• Why you think your solution will work; include at least two ideas from the book, including page numbers and your interpretation of the passage used. I use white space to chunk and organize the information (Lohr 2008, p. 272).       Chunking is grouping of information in meaningful or related clusters (Lohr 2008, p. 125). I also use white space to evenly distribute the graphics/pictures in each information cluster.The site is simplistic in design but has symmetry. I wanted to project professionalism since it’s a site to educate medical professionals (Lohr 2008, p. 275). According to Lohr, symmetry can be boring but I think the graphics and color scheme of the template help with that some.
  • What you learned from a “user-test” (have someone look at the image and verbalize their thoughts while looking at the image). I asked 2 faculty to evaluate the page. They felt the spacing was good. Information was broken into meaningful chunks. It was visually appealing.
  • The changes you will make based on user comments (or create a revised image). My colleagues had no suggestions for improvement.

 

EDTECH 506 Assignment: Organization

Week 6 Graphic_ Fluid Analysis-3

Organizing information (or at least helping our learners organize information) is one of the most important roles of a teacher in my opinion. Chunking, using visual cues, and hierarchy are all ways to organize information.

I am designing a blended course on arthrocentesis. The graphic describes the types of fluid that can be obtained from a joint and its diagnostic characteristics. I created the image using Google Drawings. The cells are labelled for reuse from Wikimedia.

Write a justification paper for the activity you select. Describe the following:

  • Your users and the assumptions you make about them (such as age, reading level, and assumed skills). My users are internal medicine residents who have graduated from medical school. They would recognize the cells in the graphic and understand all the terms.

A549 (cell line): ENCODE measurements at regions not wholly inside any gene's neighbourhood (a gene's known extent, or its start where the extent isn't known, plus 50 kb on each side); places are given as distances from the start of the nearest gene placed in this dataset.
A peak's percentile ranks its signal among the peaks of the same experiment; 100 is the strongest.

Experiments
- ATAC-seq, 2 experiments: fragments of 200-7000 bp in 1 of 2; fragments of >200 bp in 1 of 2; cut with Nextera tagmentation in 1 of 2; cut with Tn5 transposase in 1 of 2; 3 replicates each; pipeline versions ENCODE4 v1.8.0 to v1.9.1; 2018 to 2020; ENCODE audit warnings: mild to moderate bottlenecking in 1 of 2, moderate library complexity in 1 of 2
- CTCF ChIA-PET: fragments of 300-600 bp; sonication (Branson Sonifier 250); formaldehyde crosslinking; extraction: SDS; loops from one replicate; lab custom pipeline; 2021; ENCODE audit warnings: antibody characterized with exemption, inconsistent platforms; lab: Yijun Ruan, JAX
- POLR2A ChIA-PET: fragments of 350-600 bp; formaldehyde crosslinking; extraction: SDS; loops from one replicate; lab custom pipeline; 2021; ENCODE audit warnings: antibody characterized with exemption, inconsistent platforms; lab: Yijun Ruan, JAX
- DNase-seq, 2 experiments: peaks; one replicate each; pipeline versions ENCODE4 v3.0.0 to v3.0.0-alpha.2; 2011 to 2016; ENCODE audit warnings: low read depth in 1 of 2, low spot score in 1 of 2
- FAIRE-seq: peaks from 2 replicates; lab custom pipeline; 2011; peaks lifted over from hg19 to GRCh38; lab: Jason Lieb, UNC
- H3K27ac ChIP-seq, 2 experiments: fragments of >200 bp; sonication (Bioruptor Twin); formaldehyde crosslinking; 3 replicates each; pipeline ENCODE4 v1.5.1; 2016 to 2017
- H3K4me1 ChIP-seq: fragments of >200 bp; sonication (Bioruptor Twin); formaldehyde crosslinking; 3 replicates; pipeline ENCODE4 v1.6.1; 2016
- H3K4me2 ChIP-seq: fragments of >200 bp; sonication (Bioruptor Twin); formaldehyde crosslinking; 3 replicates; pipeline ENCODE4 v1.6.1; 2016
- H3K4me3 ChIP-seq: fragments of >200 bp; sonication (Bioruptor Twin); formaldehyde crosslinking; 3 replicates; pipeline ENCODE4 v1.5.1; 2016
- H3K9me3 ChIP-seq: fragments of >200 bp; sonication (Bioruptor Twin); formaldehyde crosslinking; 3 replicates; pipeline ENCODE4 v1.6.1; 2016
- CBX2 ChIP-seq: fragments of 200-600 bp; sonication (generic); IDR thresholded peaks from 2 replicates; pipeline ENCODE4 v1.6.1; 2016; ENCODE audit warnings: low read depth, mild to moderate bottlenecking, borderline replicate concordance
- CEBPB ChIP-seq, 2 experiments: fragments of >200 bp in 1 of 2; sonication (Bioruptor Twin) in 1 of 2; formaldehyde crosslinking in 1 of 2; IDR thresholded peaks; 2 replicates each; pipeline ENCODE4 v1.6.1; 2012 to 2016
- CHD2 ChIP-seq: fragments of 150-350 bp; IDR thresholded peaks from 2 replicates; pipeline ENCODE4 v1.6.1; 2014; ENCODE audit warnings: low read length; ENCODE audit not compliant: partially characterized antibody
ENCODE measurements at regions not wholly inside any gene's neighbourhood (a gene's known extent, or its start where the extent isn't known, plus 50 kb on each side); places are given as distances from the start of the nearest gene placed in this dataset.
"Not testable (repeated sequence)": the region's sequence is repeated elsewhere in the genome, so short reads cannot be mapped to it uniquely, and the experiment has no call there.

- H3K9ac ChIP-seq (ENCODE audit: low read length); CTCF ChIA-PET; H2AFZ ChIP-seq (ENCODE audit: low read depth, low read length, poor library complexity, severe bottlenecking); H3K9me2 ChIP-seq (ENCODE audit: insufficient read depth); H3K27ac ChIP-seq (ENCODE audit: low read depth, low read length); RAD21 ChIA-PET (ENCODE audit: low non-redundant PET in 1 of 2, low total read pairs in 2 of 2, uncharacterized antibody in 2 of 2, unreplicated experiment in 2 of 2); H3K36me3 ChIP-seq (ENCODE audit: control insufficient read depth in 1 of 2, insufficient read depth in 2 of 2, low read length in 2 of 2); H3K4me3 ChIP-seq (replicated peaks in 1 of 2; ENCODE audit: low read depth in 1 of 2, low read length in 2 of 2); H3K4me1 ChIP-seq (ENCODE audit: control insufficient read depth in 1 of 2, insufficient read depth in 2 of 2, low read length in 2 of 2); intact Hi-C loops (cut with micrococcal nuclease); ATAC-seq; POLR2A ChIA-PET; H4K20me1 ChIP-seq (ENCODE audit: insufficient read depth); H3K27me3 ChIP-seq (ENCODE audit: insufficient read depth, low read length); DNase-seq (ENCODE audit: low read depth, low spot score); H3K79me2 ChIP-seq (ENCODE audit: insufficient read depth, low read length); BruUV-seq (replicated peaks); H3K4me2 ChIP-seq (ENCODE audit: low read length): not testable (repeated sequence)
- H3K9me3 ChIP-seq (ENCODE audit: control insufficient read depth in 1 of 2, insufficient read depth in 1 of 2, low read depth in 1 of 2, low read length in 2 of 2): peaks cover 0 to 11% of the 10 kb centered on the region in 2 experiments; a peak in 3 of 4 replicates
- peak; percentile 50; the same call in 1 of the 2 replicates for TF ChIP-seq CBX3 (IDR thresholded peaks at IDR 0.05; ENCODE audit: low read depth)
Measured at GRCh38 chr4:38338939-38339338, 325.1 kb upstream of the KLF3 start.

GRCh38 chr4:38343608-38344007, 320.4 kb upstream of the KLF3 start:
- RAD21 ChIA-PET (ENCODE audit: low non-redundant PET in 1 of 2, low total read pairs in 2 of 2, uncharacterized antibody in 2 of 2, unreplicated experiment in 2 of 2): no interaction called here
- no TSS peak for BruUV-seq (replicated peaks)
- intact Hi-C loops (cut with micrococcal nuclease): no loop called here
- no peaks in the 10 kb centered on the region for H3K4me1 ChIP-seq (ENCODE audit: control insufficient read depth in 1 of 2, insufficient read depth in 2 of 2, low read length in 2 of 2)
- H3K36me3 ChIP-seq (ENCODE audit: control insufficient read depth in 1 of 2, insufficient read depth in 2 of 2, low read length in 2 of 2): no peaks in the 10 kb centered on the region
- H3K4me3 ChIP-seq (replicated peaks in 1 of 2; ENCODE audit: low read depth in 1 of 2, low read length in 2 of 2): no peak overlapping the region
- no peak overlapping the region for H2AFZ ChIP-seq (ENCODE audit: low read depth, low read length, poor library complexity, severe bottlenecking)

• Why you think your solution will work; include at least two ideas from the book, including page numbers and your interpretation of the passage used. I use chunking to help organize the information. Chunking is grouping of information in meaningful or related clusters (Lohr 2008, p. 125). Shape (the circles) facilitates chunking and comparison of the types of fluid (Lohr 2008, p. 252). Each circle is a chunk of information that is related. I also limited the amount of information (5 pieces) in each chunk so as not to overload working memory. I don’t have a lot of white space between my chunks but the circle outlines help delineate the chunked information (Lohr 2008, p. 126). I depict hierarchy (as you go left to right the diagnoses get worse) in this image in 2 ways: increasing WBC from left to right and darkening of syringes from left to right. Also using the horizontal makes the most important information standout (Lohr 2008, p.128).
  • What you learned from a “user-test” (have someone look at the image and verbalize their thoughts while looking at the image). I asked 4 learners to evaluate the image. I asked for their overall gestalt about what the image was depicting and then specifically about what each of the circles was depicting. I also asked them what stood out in the graphic (ie what drew their vision).

Learners understood that the graphic was depicting the possible types of joint fluid and what the testing of the fluid would reveal. They said they noticed the circles in the middle of the graphic mainly.

  • The changes you will make based on user comments (or create a revised image). Learners had no suggestions for improvement.